As a result, she has been less demanding about meal times.  Even when I have put off getting up to feed her -- although it is past time for me to do so -- she has been fairly patient with me.  She seems to understand how much I dread moving from a reclining position to a standing one and she can certainly hear all of my groans and moans when I do finally force myself to move!

Occasionally, Suki will still jump up onto my lap and settle down for a nap. However, she can tell quickly enough when I start getting uncomfortable and then she kindly moves on to one of her favourite chairs where, for a while, she sits and stares at me with a worried look on her face before settling down once again.  

I did manage to visit with a friend on Tuesday and with another friend on Friday; however, the visits only lasted about an hour each and even that was almost more than I could handle.  Joycelyn says that I should just start saying no to all requests from friends who want to stop by, but I really don't want to let myself become even more isolated than I already am.  My friends are all very special to me and I don't want to risk letting any of them drift out of my life. As we get older and more and more infirm, this can happen far too easily. 

I'm not sure why the aches and pains have gotten so much worse this past week -- maybe it had something to do with the unseasonably warm weather we had Monday through Friday.  Now that the temperature is back down where it should be at this time of year, perhaps my pain level will decrease just a bit.  Hope springs eternal...

Otherwise, things have been quiet and I expect this coming week to be a quiet one as well.  The following weeks, however, will see me having to attend all sorts of medical appointments once again. Hopefully, by then, I will be feeling a bit better.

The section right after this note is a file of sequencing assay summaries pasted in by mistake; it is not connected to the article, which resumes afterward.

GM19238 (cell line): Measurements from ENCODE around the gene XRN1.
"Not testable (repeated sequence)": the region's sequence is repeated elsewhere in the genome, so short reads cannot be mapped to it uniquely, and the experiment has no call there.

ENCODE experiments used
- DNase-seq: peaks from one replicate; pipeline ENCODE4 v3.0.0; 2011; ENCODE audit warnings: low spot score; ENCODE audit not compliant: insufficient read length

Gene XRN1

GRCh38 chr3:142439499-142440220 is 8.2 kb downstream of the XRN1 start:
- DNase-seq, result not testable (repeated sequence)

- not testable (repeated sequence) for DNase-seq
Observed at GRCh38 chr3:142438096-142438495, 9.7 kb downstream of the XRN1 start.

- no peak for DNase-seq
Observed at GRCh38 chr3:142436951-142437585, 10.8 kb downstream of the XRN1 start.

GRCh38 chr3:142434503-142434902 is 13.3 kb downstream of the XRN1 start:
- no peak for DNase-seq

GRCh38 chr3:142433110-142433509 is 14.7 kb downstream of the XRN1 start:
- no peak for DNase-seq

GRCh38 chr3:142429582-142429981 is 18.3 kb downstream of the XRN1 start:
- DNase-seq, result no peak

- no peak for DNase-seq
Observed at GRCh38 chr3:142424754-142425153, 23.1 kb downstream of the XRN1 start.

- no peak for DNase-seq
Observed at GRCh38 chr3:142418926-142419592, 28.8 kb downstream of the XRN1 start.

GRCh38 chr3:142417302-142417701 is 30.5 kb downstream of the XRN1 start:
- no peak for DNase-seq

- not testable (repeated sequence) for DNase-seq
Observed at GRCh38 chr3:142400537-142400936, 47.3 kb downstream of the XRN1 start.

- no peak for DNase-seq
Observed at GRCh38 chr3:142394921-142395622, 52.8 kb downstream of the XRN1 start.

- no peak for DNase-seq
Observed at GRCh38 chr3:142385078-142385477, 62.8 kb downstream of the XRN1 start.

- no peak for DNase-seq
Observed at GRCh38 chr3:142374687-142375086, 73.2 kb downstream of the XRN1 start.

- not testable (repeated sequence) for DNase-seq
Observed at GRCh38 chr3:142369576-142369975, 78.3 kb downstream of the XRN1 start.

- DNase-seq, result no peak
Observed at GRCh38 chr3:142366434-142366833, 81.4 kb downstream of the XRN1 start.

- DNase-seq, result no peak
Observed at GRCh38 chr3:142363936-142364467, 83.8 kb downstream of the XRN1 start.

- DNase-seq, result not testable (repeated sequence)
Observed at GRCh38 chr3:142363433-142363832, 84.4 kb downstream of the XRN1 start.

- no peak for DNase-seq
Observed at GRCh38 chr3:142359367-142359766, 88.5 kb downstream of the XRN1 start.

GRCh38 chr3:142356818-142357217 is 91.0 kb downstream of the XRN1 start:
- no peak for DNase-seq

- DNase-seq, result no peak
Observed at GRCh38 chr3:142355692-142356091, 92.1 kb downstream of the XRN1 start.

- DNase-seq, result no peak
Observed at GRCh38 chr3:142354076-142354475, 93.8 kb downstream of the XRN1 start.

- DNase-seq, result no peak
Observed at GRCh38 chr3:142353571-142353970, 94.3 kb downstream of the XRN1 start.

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THIRTY-SECOND SUNDAY IN ORDINARY TIME




"... many of the rich put in a great deal of money"
drawing by Sarah "Sallie" Thayer, 2015



In his teaching Jesus said, ‘Beware of the scribes who like to walk about in long robes, to be greeted obsequiously in the market squares, to take the front seats in the synagogues and the places of honour at banquets; these are the men who swallow the property of widows, while making a show of lengthy prayers. The more severe will be the sentence they receive.’ He sat down opposite the treasury and watched the people putting money into the treasury, and many of the rich put in a great deal. A poor widow came and put in two small coins, the equivalent of a penny. Then he called his disciples and said to them, ‘I tell you solemnly, this poor widow has put more in than all who have contributed to the treasury; for they have all put in money they had over, but she from the little she had has put in everything she possessed, all she had to live on.’   Mk. 12:38-44


The comments Christ made about the poor widow have got to be some of the most frightening words ever spoken.  Why?  Because they imply that our goal is a radical trust in, and abandonment to, the Providence of God!

Some of the greatest saints in all religious traditions have been able to achieve such radical trust -- I think immediately of St. Francis of Assisi, for example -- but many of us, myself included, have always kept at least a little something back -- just in case.

Grant me, I pray, the desire to try to be more like the widow -- to be willing to let go of my sense of having control over my life and truly abandon myself to Divine Providence.

Amen.